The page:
This article explores the career of Jacob Behrman (1921–2012) and the growth of Behrman House from a small Jewish bookseller to the leading publisher of Jewish religious school textbooks. Behrman’s success owed in part to his ability to appeal to the vast center, to gauge correctly his consumers’ needs and reflect their outlook and values, to eschew partisanship and play down ideological differences, and to swim with the tide. In addition, I make the case that Behrman House elevated the field of Jewish education by raising the quality of Jewish textbooks, and that through its ascendency played a role in redefining the goals of Jewish education and its undergirding ideological thrust. Behrman was not driven by a single model of Jewish education or a monolithic vision for the Jewish community, but rather, by business exigencies and a connection to Jewish peoplehood and culture.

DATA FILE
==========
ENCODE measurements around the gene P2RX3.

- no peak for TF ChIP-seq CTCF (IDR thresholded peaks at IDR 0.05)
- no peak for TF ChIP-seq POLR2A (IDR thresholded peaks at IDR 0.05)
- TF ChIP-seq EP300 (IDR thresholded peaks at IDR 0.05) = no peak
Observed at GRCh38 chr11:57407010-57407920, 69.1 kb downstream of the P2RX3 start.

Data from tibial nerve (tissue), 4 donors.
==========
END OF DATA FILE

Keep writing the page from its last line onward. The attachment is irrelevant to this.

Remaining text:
Daniel Delis HillAs Seen in Vogue: A Century of American Fashion in Advertising (Lubbock, TX: Texas Tech University Press2004) 70. Dena and Green procured the wool from Behrman family friend Manny Povar who operated a mill in Torrington CT and was the main supplier of wool for GGG Clothes (which was bought out in 1977 by Martin Greenfoeld Clothiers).
Louis BernsteinChallenge and Mission: The Emergence of the English Speaking Orthodox Rabbinate (New York: Shengold, 1982), 259–262; Lawrence Hoffman, Beyond the Text: A Holistic Approach to Liturgy (Bloomington, IN: Indiana University Press1987) 68.
Jacob Behrman to David Behrman May 131970(Behrman House Papers Collection of David Behrman).
Alexi Friedman“Jewish Educational Publisher Holds to Tradition but Ventures into the Digital Age,”Star LedgerSeptember 15 2013; Julie Wiener “Start Up Nation Takes on Hebrew School” New York Jewish Week June 4 2013.